The Real Reason King’s Hawaiian Bread Is So Popular

The sweet rolls are melt-in-your-mouth delicious, but they're not as unique a concept as you might think!

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Even if you’ve never had a King’s Hawaiian roll, you can probably recognize the bright orange packaging with the crown on it. And if you encounter someone who’s a fan of it, you know that they’re a fan of it. King’s Hawaiian rolls have a devoted fan following who hold them far above all other dinner rolls. And if you’ve never had one—or perhaps even if you have—you may have wondered what exactly it is that’s so special about them.

The major difference that separates them from other dinner rolls is a distinct sweetness. Big King’s Hawaiian fans will also tout the texture, its flaky outside and fluffy interior, as a reason it’s so delectable. But those concepts aren’t necessarily revolutionary, and there’s no magical secret ingredient or recipe, as is the case with the surprising reason Ben & Jerry’s ice cream is so good.

Of course, it certainly is true that the rolls are good, and they never would’ve gained the popularity they did if they weren’t delicious. The original founder, Robert R. Taira, was top of his baking class. But the concept of a fluffy bread roll with a distinctive sweet taste was not an invention of the King’s Hawaiian company, and they don’t act like it was.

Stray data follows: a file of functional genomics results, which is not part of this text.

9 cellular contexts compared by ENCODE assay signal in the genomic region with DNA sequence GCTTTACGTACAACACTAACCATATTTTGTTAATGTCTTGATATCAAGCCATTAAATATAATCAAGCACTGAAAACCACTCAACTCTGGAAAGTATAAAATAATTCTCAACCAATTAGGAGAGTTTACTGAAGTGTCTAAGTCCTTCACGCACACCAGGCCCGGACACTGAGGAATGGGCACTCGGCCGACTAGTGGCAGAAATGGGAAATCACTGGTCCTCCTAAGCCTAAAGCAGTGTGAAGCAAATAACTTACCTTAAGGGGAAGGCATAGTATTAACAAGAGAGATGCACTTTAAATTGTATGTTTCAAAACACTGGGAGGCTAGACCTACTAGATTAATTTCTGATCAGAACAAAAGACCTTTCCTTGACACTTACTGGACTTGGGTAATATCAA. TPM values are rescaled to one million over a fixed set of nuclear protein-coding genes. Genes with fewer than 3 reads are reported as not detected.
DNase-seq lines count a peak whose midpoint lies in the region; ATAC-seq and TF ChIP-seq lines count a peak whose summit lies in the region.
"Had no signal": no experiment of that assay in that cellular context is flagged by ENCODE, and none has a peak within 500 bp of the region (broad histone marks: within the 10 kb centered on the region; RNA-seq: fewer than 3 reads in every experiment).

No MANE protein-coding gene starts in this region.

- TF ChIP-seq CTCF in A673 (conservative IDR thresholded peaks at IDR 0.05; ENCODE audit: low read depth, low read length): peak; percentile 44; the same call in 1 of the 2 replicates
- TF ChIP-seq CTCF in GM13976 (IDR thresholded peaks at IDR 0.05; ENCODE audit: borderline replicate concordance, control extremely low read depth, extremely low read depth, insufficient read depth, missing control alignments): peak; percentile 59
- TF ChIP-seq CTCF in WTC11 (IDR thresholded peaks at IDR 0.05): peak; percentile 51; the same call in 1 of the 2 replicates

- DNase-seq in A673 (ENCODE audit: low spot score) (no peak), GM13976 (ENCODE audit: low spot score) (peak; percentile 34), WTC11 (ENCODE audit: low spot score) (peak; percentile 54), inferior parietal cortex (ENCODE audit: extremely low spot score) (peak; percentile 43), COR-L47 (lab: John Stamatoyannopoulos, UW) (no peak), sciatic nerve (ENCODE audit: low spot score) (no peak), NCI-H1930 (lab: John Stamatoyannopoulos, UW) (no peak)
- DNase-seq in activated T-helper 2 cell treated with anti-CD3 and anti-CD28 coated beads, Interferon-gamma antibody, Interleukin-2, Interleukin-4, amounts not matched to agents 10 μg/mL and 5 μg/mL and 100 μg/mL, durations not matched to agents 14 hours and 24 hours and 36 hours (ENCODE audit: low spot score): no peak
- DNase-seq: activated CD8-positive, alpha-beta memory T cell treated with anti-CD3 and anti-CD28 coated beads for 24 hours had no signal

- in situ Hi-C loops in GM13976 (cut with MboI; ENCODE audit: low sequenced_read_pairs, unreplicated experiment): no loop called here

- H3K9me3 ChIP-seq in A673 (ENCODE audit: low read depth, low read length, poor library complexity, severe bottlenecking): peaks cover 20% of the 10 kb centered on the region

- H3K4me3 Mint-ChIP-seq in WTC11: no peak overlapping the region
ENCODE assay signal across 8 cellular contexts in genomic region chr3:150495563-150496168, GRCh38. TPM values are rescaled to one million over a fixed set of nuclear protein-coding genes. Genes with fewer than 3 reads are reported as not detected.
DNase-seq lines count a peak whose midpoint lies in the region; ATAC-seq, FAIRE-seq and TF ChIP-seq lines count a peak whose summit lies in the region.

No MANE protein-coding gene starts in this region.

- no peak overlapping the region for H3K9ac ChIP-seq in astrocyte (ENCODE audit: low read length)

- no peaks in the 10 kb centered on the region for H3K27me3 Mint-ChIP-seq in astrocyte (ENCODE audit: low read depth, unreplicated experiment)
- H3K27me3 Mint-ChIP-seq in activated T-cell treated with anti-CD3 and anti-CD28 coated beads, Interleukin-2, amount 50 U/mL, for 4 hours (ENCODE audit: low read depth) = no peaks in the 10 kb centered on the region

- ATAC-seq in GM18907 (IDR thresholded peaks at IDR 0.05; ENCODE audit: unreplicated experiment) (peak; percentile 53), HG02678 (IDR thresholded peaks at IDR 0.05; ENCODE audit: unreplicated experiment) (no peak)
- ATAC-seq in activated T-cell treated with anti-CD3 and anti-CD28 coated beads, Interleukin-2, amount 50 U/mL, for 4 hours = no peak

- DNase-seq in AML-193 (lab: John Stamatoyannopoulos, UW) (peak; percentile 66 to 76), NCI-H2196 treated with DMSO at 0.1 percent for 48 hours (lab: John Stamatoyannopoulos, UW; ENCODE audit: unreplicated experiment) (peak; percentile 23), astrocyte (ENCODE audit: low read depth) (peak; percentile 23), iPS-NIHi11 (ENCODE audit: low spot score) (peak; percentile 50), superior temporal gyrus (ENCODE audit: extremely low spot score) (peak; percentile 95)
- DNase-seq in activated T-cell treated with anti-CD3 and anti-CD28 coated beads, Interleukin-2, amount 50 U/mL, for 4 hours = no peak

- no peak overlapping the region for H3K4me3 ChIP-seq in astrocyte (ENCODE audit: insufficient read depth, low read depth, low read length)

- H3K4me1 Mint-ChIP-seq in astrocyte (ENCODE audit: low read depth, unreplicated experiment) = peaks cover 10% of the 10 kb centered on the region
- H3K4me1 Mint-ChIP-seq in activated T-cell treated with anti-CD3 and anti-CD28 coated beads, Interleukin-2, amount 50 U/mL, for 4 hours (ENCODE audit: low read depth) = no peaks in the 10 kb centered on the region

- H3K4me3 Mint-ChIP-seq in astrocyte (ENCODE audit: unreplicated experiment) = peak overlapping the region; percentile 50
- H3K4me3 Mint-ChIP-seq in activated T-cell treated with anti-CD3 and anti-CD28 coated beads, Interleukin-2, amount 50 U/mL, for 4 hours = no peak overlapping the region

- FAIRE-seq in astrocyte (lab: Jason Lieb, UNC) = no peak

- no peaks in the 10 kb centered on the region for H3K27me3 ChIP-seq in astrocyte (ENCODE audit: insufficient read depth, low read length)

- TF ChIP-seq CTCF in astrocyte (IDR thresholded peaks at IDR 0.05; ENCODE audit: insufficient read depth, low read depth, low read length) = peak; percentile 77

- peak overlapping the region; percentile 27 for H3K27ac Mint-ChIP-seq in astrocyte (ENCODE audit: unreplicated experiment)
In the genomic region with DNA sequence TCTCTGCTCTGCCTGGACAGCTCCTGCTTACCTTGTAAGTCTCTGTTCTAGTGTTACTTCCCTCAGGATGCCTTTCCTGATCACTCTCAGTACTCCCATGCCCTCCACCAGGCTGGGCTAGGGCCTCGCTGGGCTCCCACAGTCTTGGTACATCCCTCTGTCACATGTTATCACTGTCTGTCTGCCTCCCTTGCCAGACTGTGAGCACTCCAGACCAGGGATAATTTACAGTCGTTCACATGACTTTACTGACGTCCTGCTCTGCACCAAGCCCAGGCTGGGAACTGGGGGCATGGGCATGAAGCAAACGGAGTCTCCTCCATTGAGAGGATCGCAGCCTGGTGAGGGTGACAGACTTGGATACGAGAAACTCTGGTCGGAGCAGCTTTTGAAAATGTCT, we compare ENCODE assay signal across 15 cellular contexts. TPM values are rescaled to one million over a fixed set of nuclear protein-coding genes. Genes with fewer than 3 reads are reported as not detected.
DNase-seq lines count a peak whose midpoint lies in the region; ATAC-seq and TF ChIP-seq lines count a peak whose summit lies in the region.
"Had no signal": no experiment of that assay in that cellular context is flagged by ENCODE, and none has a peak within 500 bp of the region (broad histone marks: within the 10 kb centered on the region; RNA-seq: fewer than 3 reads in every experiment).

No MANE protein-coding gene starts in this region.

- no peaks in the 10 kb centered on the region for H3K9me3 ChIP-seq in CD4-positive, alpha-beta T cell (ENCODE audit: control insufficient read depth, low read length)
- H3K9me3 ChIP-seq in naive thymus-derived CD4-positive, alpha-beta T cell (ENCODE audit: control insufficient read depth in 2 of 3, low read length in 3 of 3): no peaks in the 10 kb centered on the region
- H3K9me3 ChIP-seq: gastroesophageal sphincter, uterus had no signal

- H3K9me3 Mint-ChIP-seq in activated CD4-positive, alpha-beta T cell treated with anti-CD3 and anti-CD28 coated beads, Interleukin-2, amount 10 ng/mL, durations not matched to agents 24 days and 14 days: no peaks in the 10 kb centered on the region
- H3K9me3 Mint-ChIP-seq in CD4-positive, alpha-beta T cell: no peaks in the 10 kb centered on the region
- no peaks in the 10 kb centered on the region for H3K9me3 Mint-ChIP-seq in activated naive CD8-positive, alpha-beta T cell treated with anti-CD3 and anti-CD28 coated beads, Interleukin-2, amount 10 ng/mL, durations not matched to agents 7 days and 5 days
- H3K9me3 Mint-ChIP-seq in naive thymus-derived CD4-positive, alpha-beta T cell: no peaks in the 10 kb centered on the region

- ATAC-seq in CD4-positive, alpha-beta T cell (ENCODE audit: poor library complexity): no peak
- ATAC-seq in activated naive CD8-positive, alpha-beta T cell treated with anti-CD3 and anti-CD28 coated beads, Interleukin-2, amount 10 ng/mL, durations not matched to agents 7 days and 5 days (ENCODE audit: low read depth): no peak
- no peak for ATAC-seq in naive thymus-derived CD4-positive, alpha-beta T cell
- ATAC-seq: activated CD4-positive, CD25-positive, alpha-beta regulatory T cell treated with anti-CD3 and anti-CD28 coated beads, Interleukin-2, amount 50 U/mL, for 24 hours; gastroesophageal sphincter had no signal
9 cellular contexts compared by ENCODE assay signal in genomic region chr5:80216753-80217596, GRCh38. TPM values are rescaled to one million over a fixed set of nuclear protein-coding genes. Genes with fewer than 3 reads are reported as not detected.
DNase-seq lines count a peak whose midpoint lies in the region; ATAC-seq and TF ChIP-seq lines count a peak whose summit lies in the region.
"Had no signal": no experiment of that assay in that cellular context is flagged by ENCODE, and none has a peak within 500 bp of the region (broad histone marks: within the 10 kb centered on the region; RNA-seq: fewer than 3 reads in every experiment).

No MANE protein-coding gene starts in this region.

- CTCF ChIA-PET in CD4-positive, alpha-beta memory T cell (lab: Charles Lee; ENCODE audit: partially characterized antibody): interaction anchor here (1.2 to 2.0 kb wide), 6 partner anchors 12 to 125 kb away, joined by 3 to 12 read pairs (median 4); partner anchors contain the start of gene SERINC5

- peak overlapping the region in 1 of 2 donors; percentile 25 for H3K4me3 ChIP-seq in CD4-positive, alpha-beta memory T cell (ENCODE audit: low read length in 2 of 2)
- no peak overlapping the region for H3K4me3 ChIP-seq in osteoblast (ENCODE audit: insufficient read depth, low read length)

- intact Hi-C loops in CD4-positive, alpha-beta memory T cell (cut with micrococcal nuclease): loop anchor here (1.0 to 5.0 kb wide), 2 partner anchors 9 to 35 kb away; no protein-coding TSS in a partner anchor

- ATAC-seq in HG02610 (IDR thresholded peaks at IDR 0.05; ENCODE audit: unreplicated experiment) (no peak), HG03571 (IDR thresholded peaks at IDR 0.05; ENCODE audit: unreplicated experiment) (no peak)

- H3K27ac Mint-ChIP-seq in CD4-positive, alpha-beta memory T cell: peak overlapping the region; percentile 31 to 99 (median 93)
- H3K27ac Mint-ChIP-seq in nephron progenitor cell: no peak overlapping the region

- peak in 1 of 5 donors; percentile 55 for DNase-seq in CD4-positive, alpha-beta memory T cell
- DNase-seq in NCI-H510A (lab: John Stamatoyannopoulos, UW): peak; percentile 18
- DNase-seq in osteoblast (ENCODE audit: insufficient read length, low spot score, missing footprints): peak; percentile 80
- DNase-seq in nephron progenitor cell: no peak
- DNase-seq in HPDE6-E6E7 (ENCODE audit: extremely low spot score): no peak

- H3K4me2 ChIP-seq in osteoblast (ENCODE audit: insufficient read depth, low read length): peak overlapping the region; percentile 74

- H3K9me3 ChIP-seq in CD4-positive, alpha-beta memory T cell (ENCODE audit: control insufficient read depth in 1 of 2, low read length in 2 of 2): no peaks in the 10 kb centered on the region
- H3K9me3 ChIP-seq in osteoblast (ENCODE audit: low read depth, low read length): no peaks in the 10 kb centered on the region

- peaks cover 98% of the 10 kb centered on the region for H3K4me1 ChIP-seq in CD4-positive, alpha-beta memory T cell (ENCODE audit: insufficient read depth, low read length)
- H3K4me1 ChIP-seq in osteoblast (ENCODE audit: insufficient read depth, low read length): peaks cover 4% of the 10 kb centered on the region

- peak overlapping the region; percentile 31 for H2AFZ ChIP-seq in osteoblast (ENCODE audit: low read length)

King’s Hawaiian began as Robert’s Bakery, in 1950s Hilo, Hawaii. Taira’s recipe, while indeed delicious, was a type of bread already well-known in Hawaii, known as Portuguese sweet bread. The recipe combines milk, sugar, yeast, flour, and sometimes pineapple juice to add that delightful sweetness to the roll, and reflects the strong Portuguese influences in Hawaiian cuisine. Check out our sister site Taste of Home‘s recipe for Hawaiian sweet bread to try it yourself.

People did love Robert’s Bakery, but its initial growth was fairly modest. A decade after first opening, it opened a new location in Honolulu, now called King’s Bakery. As the Honolulu location gained popularity, and Taira noticed that many people were sending the bread back to the mainland as souvenirs, he came up with the idea of opening a bakery in mainland USA. That bakery, the first with the actual “King’s Hawaiian” name, was in Torrance, California, and Taira had found a gold mine.

Essentially, the company that became King’s Hawaiian brought Hawaiian-style sweet rolls to the mainland, and they did it right. Consumers on the mainland, who were new to this sweet type of bread, loved it. Eventually, Taira used his sweet bread recipe for a new product: a 12-pack of Original Dinner Rolls, perfect for mass production. People bought the rolls for hamburgers, pulled pork sandwiches, and regular dinner rolls. The packaging also had an eye-catching, very recognizable, bright orange crown logo that solidified them as a grocery staple.

The fact that King’s Hawaiian originated in Hawaii isn’t surprising, but you probably didn’t know about these other fascinating birthplaces of your favorite foods.

Meghan Jones
Meghan Jones is a word nerd who has been writing for since 2017. You can find her byline on pieces about grammar, fun facts, the meanings of various head-scratching words and phrases, and more. Meghan graduated from Marist College with a Bachelor of Arts in English in 2017; her creative nonfiction piece “Anticipation” was published in the Spring 2017 issue of Angles literary magazine.